Do You Really Need a Large ATM Network?

10/16/2018

ATM surcharges add up over time. To avoid this expense, many consumers think they need to choose a bank account connected to a large ATM network, and typically, that means choosing a big bank with ATMs all over the country. However, it may not be necessary. You can avoid these surcharges without a large ATM network. Here’s what you need to consider.

 

1. Even the Big Banks Don’t Have a Presence in Every State

If you open an account at a big bank, you may assume that you can easily access branded ATMs all over the country, but that is not the case. For instance, Chase, the largest bank in the country, has thousands of ATMs but they are only in about half the states. If you open an account in Massachusetts, for example, you won’t be able to find any Chase ATMs next door in New Hampshire. As you compare banking options, it’s important to remember that you don’t necessarily get an all-encompassing ATM network, even if you choose an extremely large bank.

 

2. Branded ATMs Aren’t the Only Option

To get the benefits of a large ATM network, you don’t necessarily need to choose a bank that has its own ATMs around the country. Instead, you can open an account at a financial institution that is part of a large ATM network. For instance, the SUM-ATM Network works with financial institutions around the country.

 

The network exists in almost every state, with the exception of some less populated areas such as Arkansas, Montana, and New Mexico. When you open an account at one of the participating banks, you can use ATMs all over the country without incurring any surcharges. Arguably, that’s even more convenient than choosing a larger bank that doesn’t have ATMs everywhere.

 

3. There Are Alternatives to ATMs

For many people, it seems like just yesterday that banks were encouraging people to use ATMs. If you deposited your paycheck in an ATM instead of going to a teller, for example, many banks offered a small cash reward. Incentives like that helped to convince consumers to make the jump from tellers to ATM machines. Now, a mere 20 to 25 years later, the industry is moving away from ATMs and toward mobile banking.

 

With a banking app, you can deposit paychecks and check your balance. As long as you have a smartphone, you don’t need an ATM for those functions any more. You can also take care of a lot of things such as paying bills or making transfers that you couldn’t do with an ATM, and mobile banking isn’t the only ATM alternative.

 

Some people use debit cards or mobile payment apps almost exclusively, and they hardly ever carry cash. Others get cash back when they buy items from merchants. Or, they take out all the cash they need for the week when they deposit their paycheck at a bank branch. Ultimately, when deciding if you need a large ATM network, you should look at your financial habits and assess your ATM usage. You may decide that you simply aren’t worried about having access to a large number of ATMs.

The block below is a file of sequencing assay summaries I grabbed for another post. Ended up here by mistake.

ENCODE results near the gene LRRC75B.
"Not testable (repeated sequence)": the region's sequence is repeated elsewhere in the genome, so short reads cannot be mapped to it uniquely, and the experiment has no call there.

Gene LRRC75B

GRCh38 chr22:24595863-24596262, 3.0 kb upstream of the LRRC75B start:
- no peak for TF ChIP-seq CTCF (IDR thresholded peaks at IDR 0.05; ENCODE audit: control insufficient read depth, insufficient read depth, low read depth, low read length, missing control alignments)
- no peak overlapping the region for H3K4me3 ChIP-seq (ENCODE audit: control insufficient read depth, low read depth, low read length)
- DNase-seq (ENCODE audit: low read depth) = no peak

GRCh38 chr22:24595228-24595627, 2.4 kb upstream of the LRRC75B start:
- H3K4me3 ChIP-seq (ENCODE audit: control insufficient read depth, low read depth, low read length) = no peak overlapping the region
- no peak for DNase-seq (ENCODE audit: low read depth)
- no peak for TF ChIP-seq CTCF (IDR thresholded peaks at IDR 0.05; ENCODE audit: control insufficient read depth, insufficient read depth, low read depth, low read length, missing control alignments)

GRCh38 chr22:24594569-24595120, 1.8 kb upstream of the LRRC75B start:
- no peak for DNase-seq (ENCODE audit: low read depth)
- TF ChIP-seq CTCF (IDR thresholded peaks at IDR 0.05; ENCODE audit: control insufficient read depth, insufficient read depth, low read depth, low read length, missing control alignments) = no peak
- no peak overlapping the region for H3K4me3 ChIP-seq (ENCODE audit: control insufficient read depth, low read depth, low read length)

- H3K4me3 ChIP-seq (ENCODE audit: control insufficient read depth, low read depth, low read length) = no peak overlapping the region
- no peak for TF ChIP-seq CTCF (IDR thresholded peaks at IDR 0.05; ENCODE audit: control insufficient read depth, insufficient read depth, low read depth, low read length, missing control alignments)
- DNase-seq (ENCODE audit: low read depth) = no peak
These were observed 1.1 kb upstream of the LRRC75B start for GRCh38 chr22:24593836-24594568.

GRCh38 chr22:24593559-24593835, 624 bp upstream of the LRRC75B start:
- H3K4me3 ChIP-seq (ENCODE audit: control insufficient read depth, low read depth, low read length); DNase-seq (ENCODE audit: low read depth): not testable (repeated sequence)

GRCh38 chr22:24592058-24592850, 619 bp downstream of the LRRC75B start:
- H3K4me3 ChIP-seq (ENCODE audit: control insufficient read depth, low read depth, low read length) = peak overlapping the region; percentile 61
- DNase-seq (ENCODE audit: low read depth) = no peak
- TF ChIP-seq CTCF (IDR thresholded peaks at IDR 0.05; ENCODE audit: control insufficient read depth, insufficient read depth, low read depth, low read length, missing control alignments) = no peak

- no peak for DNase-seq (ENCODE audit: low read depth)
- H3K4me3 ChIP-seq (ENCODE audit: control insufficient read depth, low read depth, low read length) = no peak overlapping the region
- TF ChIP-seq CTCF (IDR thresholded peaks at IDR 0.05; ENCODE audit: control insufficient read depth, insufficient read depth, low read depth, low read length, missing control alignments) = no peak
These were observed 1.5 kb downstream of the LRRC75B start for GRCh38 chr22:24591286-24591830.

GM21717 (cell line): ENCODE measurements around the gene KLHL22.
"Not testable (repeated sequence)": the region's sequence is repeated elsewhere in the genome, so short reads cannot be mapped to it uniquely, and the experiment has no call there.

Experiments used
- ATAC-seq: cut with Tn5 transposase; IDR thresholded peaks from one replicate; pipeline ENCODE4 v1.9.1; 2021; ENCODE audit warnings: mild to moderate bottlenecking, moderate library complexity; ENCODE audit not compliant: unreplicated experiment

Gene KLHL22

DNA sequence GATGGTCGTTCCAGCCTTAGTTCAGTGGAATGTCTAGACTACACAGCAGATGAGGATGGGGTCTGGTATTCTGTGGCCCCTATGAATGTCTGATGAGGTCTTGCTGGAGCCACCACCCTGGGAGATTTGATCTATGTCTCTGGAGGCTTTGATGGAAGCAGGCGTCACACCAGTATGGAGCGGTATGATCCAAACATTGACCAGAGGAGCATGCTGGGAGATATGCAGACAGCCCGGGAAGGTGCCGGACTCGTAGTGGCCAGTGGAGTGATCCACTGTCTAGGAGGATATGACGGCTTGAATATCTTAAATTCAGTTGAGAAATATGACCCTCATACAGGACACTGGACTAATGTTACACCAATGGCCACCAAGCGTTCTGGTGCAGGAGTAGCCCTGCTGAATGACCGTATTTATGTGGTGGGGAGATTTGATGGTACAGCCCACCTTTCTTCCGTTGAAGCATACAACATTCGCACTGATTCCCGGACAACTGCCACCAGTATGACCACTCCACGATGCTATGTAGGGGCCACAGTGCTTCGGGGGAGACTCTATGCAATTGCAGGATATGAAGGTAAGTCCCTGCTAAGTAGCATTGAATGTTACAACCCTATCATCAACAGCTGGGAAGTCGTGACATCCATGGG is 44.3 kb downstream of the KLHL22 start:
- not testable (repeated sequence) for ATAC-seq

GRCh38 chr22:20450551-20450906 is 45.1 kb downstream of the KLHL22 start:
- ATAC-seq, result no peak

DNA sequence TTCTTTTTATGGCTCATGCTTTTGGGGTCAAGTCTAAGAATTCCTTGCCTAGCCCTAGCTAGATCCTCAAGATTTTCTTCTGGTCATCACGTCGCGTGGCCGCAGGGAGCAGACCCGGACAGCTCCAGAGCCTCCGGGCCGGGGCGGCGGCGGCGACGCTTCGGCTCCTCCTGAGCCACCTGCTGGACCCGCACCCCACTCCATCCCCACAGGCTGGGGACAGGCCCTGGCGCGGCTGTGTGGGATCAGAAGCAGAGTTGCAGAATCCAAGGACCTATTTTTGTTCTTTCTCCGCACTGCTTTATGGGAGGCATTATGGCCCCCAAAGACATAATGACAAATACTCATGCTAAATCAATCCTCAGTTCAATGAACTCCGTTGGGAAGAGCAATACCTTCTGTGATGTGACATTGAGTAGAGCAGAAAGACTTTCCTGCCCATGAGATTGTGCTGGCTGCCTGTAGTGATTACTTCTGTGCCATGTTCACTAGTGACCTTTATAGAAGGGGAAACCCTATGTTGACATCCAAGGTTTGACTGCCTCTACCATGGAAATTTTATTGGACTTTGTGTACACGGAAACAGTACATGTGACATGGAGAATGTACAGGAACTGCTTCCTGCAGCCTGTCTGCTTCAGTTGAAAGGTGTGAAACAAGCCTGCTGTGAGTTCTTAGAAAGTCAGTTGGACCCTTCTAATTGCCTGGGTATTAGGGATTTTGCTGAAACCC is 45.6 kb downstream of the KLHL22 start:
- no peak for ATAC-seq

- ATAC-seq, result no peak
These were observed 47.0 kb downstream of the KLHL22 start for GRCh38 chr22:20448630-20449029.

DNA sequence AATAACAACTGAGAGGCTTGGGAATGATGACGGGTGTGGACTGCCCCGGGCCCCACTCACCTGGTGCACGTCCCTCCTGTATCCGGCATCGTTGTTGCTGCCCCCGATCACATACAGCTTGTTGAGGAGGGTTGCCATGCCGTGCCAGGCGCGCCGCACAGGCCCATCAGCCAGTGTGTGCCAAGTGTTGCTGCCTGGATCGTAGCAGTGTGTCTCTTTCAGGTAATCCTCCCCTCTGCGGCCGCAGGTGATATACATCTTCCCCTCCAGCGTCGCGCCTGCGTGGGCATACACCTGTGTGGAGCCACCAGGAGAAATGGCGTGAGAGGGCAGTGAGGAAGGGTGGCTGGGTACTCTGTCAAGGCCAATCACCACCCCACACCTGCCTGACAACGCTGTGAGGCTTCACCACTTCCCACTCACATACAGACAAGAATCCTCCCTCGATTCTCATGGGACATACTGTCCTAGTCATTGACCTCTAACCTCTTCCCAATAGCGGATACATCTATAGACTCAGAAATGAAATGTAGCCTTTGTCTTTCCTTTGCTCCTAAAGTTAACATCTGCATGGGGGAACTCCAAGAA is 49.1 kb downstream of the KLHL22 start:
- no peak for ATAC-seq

5. Some Banks Offer ATM Surcharge Reimbursements

If you use ATMs frequently, there are ways to avoid paying surcharges, even if you don’t choose a bank with a large network of ATM machines. Some banks offer reimbursements for ATM surcharges up to a certain amount. Often, the value of the reimbursements vary based on the type of account you open.

 

For instance, some banks may waive $10 of surcharges every month with certain accounts. However, if you opt to open the next level of account, you may receive unlimited reimbursements for ATM fees. Typically, to access personal checking accounts with these types of benefits, you need to meet certain criteria such as having a significant car loan or mortgage with the bank, setting up direct deposit, or maintaining e-statements. As you compare different accounts, talk with a personal banker about the features and requirements offered by each of the possible accounts.

 

Keep in mind these reimbursements tend to apply to surcharges assessed by other banks. In some cases, consumers end up paying double surcharges. They pay a surcharge to the bank or business that owns the ATM and they also pay an additional surcharge from their own bank for using an out-of-network ATM. To avoid the stacking of surcharges, look for a bank that doesn’t assess surcharges for using out-of-network ATMs.

 

At Blue Hills Bank, we offer the best of both worlds. With all of our checking accounts including our free checking account, you get access to the SUM network of ATMs. With certain accounts, you can also get ATM surcharges reimbursed. On top of that, you get the personal touch and customer service you expect from a community bank.